One Saturday this fall my son Mitch walked over to the SpringHill gym to shoot some hoops. That weekend, like most weekends, we had a few hundred guests attending retreats. As Mitch was shooting around one of our guests, an older gentleman, came over to Mitch and struck up a conversation.
The man asked Mitch some pretty straight forward questions like “are you a Christian?” And “do you have a Bible and do you read it?” Though the questions took Mitch back a bit, he answered each question affirmatively.
Then the gentleman changed directions and asked Mitch about his parents. In answering these questions Mitch told him I was the President of SpringHill.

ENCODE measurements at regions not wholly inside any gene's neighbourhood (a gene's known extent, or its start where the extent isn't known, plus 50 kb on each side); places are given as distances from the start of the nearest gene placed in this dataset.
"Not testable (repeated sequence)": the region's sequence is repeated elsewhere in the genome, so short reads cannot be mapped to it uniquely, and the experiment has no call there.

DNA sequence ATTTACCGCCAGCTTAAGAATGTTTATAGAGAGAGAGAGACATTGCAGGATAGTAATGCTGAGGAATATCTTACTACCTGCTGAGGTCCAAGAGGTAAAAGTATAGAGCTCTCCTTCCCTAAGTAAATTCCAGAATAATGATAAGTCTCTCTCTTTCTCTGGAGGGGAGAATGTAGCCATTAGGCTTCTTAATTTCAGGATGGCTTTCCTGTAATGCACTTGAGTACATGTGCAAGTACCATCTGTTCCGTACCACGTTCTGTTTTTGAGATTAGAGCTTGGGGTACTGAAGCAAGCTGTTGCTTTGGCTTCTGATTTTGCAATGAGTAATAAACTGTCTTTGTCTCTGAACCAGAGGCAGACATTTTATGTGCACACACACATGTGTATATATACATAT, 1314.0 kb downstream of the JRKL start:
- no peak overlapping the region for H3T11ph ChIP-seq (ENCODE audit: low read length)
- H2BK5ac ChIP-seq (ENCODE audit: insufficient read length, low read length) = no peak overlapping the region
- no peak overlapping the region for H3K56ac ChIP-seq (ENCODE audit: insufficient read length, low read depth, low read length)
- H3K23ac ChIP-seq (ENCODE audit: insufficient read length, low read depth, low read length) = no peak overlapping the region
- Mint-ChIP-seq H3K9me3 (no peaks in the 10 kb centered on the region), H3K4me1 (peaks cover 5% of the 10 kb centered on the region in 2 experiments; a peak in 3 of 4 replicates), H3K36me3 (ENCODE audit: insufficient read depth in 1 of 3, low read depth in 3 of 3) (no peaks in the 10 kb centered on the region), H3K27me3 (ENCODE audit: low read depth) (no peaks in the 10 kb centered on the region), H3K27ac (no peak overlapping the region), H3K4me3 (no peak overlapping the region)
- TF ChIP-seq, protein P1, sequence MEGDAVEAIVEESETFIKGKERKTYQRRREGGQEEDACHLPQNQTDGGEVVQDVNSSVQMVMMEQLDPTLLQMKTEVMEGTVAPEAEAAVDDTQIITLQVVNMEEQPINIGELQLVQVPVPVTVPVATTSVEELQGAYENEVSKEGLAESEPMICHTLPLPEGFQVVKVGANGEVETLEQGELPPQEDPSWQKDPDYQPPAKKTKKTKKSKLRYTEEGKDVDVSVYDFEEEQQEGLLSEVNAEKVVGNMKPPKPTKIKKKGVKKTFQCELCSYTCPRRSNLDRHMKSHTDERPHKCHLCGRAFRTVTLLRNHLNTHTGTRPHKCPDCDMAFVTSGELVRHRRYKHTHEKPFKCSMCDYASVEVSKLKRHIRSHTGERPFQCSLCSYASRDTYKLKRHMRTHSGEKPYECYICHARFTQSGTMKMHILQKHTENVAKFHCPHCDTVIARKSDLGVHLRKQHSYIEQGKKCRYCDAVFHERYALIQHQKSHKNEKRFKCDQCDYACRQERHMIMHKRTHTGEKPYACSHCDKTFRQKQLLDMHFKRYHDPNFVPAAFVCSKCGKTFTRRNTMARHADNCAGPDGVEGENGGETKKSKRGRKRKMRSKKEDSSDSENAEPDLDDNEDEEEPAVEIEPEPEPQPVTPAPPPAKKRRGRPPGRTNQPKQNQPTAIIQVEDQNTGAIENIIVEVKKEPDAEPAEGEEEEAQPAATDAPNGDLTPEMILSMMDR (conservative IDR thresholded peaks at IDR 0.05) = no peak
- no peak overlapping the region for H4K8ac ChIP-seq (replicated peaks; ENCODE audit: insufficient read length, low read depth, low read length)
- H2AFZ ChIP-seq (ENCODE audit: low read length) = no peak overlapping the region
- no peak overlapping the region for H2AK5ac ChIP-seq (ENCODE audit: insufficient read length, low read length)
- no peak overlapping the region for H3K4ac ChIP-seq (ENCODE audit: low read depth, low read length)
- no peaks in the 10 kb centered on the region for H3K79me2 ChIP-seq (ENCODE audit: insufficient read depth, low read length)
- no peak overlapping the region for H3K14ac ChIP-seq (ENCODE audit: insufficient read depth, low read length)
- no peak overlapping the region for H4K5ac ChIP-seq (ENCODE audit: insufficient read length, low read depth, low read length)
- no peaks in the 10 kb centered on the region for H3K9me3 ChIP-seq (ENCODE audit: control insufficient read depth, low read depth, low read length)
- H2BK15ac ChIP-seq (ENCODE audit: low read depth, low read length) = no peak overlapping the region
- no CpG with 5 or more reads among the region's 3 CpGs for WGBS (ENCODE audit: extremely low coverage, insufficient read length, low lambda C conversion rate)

To which the man responded “Does your dad work here for the money?”
Though Mitch thought it was a strange question he answered “no I don’t think so”.
Now you may be wondering if this question bothered me because it implies my motives for working at SpringHill are less than noble. But truth is, as I explained to Mitch, I wasn’t offended at all, instead I was actually thankful to be asked such an important question.
Why? Because it’s a question we should always ask of ourselves, or be willing to be asked by others. You see, there’s really nothing that can go adrift faster, and with more stealth, than our motives. And it’s only by being asked the straight up question “what’s your (my) motive” that we can begin the healthy process of checking, and if necessary, correcting the reasons behind what we do.
And, in the best of all worlds, not only would our actions be noble, but our motives behind those actions would be noble as well.